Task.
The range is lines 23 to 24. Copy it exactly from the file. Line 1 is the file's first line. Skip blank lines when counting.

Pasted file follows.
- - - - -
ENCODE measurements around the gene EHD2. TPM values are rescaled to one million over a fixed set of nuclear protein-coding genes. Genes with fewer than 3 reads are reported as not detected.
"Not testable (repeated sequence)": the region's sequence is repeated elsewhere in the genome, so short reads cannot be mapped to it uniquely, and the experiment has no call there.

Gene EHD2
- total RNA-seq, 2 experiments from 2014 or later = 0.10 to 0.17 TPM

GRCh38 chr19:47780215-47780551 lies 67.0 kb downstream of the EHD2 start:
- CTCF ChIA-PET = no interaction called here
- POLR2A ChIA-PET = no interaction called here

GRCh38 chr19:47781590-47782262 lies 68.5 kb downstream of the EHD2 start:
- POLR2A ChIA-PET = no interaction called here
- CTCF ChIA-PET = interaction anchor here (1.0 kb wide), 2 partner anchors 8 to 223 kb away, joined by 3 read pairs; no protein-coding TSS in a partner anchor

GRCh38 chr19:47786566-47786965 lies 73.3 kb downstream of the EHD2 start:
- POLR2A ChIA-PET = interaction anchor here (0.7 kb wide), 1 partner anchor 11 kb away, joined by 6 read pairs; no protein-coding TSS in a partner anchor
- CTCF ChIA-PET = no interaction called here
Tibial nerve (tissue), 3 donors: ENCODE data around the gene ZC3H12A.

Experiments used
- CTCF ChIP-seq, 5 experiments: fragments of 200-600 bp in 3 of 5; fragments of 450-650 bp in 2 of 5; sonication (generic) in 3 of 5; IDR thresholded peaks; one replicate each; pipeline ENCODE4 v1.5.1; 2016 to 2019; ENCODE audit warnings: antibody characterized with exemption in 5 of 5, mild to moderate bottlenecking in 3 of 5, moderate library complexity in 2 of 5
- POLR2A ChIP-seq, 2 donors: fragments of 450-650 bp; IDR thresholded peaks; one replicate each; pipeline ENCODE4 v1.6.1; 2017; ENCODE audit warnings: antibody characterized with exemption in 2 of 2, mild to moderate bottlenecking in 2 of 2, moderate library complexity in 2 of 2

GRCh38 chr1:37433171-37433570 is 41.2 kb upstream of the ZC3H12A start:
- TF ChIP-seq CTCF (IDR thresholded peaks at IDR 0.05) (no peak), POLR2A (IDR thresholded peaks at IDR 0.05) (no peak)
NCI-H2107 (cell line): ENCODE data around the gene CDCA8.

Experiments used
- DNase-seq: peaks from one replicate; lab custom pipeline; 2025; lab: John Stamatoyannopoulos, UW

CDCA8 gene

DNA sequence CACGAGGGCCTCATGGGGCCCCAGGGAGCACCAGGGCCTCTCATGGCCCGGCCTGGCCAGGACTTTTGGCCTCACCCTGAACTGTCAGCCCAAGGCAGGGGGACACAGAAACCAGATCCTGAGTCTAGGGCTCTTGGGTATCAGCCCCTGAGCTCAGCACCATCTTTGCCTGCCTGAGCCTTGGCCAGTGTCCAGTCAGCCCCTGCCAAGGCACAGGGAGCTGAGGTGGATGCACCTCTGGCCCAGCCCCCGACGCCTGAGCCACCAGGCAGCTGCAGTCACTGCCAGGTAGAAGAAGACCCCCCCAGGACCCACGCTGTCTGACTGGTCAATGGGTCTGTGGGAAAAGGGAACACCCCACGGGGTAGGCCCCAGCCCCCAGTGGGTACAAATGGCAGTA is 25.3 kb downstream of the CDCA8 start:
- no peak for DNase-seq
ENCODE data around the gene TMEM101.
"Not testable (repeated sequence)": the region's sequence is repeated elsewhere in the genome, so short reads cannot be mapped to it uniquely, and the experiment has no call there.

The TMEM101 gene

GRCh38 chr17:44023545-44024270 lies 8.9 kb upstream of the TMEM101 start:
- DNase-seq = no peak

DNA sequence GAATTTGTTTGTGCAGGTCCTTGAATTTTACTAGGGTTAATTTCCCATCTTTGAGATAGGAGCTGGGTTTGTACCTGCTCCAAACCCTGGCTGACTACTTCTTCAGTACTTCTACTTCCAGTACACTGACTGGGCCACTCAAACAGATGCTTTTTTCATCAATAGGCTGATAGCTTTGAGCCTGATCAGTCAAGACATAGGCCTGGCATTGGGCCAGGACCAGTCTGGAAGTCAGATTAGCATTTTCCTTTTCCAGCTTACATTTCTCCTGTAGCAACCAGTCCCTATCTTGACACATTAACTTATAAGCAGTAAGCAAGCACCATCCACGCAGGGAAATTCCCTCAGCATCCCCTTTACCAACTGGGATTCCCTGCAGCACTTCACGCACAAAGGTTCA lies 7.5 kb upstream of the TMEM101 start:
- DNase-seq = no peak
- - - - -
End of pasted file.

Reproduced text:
CDCA8 gene

DNA sequence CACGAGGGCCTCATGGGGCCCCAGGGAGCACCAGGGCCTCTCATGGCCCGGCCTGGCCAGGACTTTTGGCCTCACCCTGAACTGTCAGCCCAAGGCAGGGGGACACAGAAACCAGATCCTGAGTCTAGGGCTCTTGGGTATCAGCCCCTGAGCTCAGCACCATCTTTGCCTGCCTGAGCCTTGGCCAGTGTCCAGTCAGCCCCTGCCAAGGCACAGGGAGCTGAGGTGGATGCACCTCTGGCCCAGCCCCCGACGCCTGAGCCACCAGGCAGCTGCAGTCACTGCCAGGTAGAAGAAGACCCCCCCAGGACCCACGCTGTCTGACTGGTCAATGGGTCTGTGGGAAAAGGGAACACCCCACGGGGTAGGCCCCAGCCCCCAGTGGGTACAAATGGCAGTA is 25.3 kb downstream of the CDCA8 start: